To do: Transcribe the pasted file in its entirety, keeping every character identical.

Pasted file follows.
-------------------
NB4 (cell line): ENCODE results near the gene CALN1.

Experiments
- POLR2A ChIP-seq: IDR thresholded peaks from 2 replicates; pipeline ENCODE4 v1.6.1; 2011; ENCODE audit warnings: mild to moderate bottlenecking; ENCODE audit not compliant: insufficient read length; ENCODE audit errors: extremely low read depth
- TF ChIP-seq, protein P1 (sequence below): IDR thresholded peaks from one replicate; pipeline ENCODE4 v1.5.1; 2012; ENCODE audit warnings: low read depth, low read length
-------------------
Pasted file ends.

NB4 (cell line): ENCODE results near the gene CALN1.

Experiments
- POLR2A ChIP-seq: IDR thresholded peaks from 2 replicates; pipeline ENCODE4 v1.6.1; 2011; ENCODE audit warnings: mild to moderate bottlenecking; ENCODE audit not compliant: insufficient read length; ENCODE audit errors: extremely low read depth
- TF ChIP-seq, protein P1 (sequence below): IDR thresholded peaks from one replicate; pipeline ENCODE4 v1.5.1; 2012; ENCODE audit warnings: low read depth, low read length